I don’t often get the luxury of ‘play-time’ but when I do I like to try new things. Pan Pastels are fairly new to my craft room so when I had some spare time recently I thought I’d pop them out and have a go and, in the spirit of sharing ideas, I thought that I would create this post in order to share my findings.
First of all I’d better explain what Pan Pastels are…
Pan Pastels are described as ultra soft pastel chalk that has been compressed into a circular ‘cake’ (no, don’t get excited, it’s not the edible kind). Pan Pastels were invented by artists for artists and were initially intended for drawing and mixed media projects but they have been quickly adopted by those among us who would like to play with colour.
Here is what a Pan Pastel looks like.
(Looks like a chocolate mousse – but sadly it’s not).
The Pan Pastel website describes Pan Pastels as being “made using a unique manufacturing process requiring minimal binder and fillers, resulting in rich, ultra soft and super-blendable colours. Each color is loaded with the finest quality artists’ pigments for the most concentrated colours possible. The colours have excellent lightfastness and are fully erasable. Uniquely, for pastel colour, they can be mixed together for a complete painting palette.”
All sounds impressive. But apparently there is more.
Their website also lists the following benefits –
- Super-blendable: the pan format and their ultra-soft formulation means that PanPastel Colors blend beautifully for an infinite palette of colors.
- Paintable: for the first time ever artists can apply and mix (dry) pastel color like paint.
- Instant: no drying or preparation time needed. Simply lift the color using a Sofft Tool to start painting immediately.
- Easy: no solvents, water or other special mediums are required – use PanPastel colors “dry” for the benefits of wet paint without the hassle.
- Erasable: PanPastel is a very forgiving medium to use – use any eraser to correct mistakes or remove the color. An eraser can also be used to create highlights and for subtractive drawing techniques..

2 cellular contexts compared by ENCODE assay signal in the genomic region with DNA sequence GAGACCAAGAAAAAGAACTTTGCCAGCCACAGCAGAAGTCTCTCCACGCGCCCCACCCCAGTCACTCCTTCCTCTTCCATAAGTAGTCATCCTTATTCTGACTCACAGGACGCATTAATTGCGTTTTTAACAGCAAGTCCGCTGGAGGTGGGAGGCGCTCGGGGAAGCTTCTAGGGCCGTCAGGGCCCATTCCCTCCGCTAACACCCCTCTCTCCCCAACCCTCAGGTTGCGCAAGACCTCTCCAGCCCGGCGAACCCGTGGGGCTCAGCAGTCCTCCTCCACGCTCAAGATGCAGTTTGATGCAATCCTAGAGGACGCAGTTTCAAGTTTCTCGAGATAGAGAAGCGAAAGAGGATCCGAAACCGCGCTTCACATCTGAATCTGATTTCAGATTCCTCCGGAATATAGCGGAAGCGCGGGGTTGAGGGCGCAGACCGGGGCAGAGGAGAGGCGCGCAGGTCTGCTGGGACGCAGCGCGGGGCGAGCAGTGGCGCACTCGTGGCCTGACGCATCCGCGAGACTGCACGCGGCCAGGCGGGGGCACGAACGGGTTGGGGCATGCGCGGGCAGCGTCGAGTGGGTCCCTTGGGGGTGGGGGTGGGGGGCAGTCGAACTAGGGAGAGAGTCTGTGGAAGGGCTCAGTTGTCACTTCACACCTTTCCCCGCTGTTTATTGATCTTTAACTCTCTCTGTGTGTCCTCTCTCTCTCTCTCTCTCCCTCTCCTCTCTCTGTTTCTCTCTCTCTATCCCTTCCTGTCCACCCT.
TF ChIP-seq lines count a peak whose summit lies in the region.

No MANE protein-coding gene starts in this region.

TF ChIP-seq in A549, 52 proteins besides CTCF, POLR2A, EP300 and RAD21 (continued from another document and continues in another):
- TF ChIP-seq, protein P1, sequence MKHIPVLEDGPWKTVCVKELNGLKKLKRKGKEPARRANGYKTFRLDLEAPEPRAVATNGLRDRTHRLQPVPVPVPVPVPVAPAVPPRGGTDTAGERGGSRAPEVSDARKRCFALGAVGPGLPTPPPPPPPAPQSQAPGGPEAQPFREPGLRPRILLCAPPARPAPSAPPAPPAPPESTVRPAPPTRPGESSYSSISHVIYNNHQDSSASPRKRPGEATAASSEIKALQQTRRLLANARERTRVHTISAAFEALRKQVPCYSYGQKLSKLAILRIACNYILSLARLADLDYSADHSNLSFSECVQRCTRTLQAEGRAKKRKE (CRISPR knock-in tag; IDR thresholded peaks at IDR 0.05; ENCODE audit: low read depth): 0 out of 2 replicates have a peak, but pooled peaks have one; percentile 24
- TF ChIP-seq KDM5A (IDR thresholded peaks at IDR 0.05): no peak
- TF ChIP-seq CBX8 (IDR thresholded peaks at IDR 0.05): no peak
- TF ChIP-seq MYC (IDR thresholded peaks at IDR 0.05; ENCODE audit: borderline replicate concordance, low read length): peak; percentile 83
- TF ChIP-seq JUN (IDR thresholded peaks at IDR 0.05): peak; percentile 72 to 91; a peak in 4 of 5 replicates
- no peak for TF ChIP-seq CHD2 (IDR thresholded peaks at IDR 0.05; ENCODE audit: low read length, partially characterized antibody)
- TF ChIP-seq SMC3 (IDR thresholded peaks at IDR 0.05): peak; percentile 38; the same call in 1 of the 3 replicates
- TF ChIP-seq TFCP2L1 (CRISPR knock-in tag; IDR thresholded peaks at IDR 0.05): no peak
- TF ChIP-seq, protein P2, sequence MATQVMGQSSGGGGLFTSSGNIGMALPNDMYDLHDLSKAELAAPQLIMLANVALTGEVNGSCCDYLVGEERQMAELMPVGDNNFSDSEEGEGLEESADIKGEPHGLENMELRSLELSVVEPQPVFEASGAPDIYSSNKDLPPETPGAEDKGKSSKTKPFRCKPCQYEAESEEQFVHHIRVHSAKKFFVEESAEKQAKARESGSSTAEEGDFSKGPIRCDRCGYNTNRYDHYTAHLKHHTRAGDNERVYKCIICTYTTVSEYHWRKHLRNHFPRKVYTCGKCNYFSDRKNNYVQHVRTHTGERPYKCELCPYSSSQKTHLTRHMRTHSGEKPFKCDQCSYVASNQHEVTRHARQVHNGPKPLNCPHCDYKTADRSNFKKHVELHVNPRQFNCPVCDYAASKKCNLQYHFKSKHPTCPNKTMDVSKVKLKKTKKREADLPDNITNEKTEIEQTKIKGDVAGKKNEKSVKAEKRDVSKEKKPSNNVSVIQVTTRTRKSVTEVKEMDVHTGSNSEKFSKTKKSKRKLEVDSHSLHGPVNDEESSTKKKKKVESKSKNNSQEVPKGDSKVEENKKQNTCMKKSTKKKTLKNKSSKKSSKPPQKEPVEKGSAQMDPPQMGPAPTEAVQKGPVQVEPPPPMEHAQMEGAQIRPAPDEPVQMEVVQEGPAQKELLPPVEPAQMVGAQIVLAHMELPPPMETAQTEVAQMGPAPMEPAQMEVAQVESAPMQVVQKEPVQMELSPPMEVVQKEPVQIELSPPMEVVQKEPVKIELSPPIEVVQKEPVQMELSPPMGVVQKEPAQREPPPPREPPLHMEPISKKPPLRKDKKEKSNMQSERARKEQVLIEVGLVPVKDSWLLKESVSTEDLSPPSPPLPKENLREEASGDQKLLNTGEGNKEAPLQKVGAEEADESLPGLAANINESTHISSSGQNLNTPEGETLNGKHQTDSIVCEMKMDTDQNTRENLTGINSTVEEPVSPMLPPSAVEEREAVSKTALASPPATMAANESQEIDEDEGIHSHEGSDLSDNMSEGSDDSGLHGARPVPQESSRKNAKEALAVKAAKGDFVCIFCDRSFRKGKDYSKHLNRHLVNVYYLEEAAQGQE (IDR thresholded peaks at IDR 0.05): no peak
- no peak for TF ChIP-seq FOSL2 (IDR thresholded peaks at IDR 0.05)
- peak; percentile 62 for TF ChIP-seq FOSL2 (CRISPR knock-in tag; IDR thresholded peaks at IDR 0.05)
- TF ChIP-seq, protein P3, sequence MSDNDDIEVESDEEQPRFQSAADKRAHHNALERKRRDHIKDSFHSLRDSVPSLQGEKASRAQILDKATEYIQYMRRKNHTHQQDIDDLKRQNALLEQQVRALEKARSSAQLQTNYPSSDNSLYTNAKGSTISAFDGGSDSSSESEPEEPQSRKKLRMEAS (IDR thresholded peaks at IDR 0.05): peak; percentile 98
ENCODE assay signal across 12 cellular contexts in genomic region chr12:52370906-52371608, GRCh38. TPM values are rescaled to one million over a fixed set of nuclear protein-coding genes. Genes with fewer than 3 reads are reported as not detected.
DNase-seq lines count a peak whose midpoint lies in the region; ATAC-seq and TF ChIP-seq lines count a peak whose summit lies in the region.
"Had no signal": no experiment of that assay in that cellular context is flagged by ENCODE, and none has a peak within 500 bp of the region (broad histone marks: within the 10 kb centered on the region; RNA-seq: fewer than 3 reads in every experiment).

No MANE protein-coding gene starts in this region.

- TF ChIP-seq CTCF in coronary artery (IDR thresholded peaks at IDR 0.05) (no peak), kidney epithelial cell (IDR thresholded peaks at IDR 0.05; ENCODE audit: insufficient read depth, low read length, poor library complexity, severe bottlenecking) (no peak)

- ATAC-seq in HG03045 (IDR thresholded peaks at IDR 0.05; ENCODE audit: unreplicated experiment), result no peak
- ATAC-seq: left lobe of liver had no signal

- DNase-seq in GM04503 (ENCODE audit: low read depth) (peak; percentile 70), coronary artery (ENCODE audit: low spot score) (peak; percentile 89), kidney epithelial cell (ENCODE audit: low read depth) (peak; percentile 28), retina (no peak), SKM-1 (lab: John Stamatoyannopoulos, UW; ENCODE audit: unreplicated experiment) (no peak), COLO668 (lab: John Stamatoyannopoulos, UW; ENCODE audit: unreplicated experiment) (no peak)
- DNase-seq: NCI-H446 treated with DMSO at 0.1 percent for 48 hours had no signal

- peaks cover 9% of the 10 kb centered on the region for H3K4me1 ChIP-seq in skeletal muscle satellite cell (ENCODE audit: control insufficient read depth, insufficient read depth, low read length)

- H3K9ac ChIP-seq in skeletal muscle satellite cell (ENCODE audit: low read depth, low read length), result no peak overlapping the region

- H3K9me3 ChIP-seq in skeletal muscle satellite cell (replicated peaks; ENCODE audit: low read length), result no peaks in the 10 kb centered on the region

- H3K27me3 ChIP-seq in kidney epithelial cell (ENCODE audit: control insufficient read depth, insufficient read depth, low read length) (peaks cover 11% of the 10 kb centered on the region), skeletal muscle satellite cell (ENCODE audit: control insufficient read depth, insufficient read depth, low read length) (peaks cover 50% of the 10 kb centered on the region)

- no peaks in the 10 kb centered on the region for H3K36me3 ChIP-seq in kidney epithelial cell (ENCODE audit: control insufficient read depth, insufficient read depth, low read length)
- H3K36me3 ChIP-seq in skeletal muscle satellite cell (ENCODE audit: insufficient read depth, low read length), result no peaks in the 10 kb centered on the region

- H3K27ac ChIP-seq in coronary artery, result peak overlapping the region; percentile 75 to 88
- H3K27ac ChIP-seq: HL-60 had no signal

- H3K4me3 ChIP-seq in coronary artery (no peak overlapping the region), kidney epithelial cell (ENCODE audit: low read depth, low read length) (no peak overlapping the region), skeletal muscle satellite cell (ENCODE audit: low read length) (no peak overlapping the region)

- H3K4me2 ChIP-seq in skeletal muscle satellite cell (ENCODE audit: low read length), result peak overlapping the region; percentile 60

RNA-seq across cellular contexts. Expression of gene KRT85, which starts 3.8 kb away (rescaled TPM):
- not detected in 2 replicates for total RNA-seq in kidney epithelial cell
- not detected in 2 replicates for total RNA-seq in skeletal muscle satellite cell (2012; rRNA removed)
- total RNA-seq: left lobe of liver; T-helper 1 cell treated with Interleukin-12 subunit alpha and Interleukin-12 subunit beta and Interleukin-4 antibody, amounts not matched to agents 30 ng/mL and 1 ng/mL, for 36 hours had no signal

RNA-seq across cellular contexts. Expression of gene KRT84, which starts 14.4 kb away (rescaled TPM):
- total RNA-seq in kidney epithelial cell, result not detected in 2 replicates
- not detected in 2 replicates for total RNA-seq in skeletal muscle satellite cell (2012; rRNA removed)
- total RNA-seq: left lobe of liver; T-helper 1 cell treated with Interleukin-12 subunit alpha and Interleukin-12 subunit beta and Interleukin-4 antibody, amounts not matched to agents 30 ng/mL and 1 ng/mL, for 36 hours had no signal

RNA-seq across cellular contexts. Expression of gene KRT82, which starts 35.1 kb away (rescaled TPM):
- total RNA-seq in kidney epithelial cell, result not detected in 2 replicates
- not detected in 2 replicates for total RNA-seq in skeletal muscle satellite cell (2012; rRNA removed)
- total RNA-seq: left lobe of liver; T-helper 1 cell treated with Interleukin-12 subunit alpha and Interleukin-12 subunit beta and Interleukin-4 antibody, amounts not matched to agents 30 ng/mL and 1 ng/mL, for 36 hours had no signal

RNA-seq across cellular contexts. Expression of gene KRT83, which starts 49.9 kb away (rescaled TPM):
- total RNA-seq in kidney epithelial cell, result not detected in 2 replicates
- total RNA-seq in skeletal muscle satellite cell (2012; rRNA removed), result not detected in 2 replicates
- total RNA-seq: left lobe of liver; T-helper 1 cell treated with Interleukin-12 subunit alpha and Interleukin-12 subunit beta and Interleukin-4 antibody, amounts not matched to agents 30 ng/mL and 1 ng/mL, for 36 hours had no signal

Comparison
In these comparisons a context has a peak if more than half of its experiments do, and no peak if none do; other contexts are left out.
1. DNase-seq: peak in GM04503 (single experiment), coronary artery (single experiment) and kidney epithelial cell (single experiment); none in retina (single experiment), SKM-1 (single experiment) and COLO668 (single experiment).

- Versatile: compatible with other artist’s media and almost any art & craft surface (even thin delicate papers as there is no bleed-through or buckling because PanPastel is dry color).
- Control: using Sofft Tools it is easy to control the color, and to achieve a wide variety of marks and effects
- Very low dust: for a cleaner, more pleasant working environment. Generating less waste.
If you’ve skipped that bit, here’s a quick video demonstration from the co-inventor of Pan Pastels.
Ok, so you’ve heard the write up, maybe even watched the video, now let’s look at how I got on.
First up, the tutorials that I watched recommend the use of Soffft tools for applying and using Pan Pastels. Well, I don’t have any of those here at the mo and therefore had to improvise, so here is what I dragged out of my tool kit for this –
The list runs as follows:
- Pan Pastels (obviously).
- Velour Make Up Applicator.
- Soft Make Up Sponges in assorted shapes and sizes.
- Firm and Soft Erasers. I also got out the battery powered eraser (but didn’t end up using it).
- Make Up Brush and a Daler-Rowney Aquafine AF48 Fan Blender.
- Non-Stick Craft Sheet.
- Assorted Cardstock (see below).
- Spray fixative (not shown) – DON’T FORGET TO OPEN A WINDOW FOR VENTILATION (I forgot and nearly choked on the stuff).
So nothing really out of reach there.
From here, (and after a cup of tea), I tried out each method of application (based on the tools that I had).
The brushes were a little rubbish, but then if I’d thought about it, I would never have used brushes to apply or blend pastels to cardstock when they were in stick form (foolish boy). I did however find a use for them later on, but more on that later.
The make up sponges gave a graduated strip and could also be used for basic blending.
The make up applicators (with the bits of foam on the end of a stick) were Ok at applying small short strokes and doing small blended areas but I don’t think that they would have helped me cover a piece of cardstock. It did cross my mind that I could use these for flower petals if colouring a stamped image.
So, finally came the velour make up applicator. I’d picked this up the other day with no real idea what I would use it for (I got the usual funny looks from the shop assistant when browsing the make up accessories) but I am glad that I did get it because it was a great way of edge blending with the Pan Pastels. It was big enough to load a good amount and soft enough to add gentle swirls of pastel.
I stuck with this for most of the rest of the tests that I made as it did such a good job.
The next thing that I tried was a general blended edges technique like you’ve all probably seen already.
Anyway, I’ll describe here the process that I used for the blended edges, it’s then the same basic concept for all of the other tests that I did. For this technique I used the three shades that are bundled together as Neutral Tones.
Step 1 – Apply an all over blend of the lightest colour. Also, how cute does that make up applicator look with it’s little finger strap, lol!